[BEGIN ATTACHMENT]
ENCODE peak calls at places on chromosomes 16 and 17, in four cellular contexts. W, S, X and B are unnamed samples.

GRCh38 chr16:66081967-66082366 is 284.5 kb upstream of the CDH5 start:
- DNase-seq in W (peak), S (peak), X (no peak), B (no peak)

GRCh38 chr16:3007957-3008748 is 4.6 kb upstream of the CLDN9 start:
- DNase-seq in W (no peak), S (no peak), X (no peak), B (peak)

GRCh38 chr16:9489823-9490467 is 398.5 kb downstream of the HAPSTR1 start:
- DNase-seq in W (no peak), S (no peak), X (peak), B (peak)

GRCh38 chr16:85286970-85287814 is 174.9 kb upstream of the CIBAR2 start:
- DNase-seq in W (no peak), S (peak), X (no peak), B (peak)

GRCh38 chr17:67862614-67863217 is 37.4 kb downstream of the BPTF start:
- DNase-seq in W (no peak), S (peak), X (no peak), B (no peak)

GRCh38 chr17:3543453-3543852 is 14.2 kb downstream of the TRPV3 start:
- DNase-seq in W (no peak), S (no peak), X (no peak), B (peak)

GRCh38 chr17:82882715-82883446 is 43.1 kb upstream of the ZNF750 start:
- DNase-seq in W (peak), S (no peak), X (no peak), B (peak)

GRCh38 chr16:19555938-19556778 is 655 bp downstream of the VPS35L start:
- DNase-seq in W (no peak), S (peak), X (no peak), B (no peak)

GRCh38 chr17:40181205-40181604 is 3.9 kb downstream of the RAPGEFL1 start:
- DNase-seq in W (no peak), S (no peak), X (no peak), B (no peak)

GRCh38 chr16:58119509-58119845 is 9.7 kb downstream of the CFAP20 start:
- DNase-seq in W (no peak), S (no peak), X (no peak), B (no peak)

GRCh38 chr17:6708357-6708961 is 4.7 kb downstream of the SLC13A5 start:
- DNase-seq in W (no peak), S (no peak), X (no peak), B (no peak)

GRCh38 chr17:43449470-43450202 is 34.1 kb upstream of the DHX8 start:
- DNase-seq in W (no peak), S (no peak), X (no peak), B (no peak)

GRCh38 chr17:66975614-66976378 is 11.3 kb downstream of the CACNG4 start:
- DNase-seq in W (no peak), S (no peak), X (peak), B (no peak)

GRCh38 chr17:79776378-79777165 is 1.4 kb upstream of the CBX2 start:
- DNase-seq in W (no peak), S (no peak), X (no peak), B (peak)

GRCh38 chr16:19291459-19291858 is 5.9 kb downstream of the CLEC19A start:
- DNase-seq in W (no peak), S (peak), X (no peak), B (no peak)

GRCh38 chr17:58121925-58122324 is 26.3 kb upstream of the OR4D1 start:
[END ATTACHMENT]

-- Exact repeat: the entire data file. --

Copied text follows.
ENCODE peak calls at places on chromosomes 16 and 17, in four cellular contexts. W, S, X and B are unnamed samples.

GRCh38 chr16:66081967-66082366 is 284.5 kb upstream of the CDH5 start:
- DNase-seq in W (peak), S (peak), X (no peak), B (no peak)

GRCh38 chr16:3007957-3008748 is 4.6 kb upstream of the CLDN9 start:
- DNase-seq in W (no peak), S (no peak), X (no peak), B (peak)

GRCh38 chr16:9489823-9490467 is 398.5 kb downstream of the HAPSTR1 start:
- DNase-seq in W (no peak), S (no peak), X (peak), B (peak)

GRCh38 chr16:85286970-85287814 is 174.9 kb upstream of the CIBAR2 start:
- DNase-seq in W (no peak), S (peak), X (no peak), B (peak)

GRCh38 chr17:67862614-67863217 is 37.4 kb downstream of the BPTF start:
- DNase-seq in W (no peak), S (peak), X (no peak), B (no peak)

GRCh38 chr17:3543453-3543852 is 14.2 kb downstream of the TRPV3 start:
- DNase-seq in W (no peak), S (no peak), X (no peak), B (peak)

GRCh38 chr17:82882715-82883446 is 43.1 kb upstream of the ZNF750 start:
- DNase-seq in W (peak), S (no peak), X (no peak), B (peak)

GRCh38 chr16:19555938-19556778 is 655 bp downstream of the VPS35L start:
- DNase-seq in W (no peak), S (peak), X (no peak), B (no peak)

GRCh38 chr17:40181205-40181604 is 3.9 kb downstream of the RAPGEFL1 start:
- DNase-seq in W (no peak), S (no peak), X (no peak), B (no peak)

GRCh38 chr16:58119509-58119845 is 9.7 kb downstream of the CFAP20 start:
- DNase-seq in W (no peak), S (no peak), X (no peak), B (no peak)

GRCh38 chr17:6708357-6708961 is 4.7 kb downstream of the SLC13A5 start:
- DNase-seq in W (no peak), S (no peak), X (no peak), B (no peak)

GRCh38 chr17:43449470-43450202 is 34.1 kb upstream of the DHX8 start:
- DNase-seq in W (no peak), S (no peak), X (no peak), B (no peak)

GRCh38 chr17:66975614-66976378 is 11.3 kb downstream of the CACNG4 start:
- DNase-seq in W (no peak), S (no peak), X (peak), B (no peak)

GRCh38 chr17:79776378-79777165 is 1.4 kb upstream of the CBX2 start:
- DNase-seq in W (no peak), S (no peak), X (no peak), B (peak)

GRCh38 chr16:19291459-19291858 is 5.9 kb downstream of the CLEC19A start:
- DNase-seq in W (no peak), S (peak), X (no peak), B (no peak)

GRCh38 chr17:58121925-58122324 is 26.3 kb upstream of the OR4D1 start: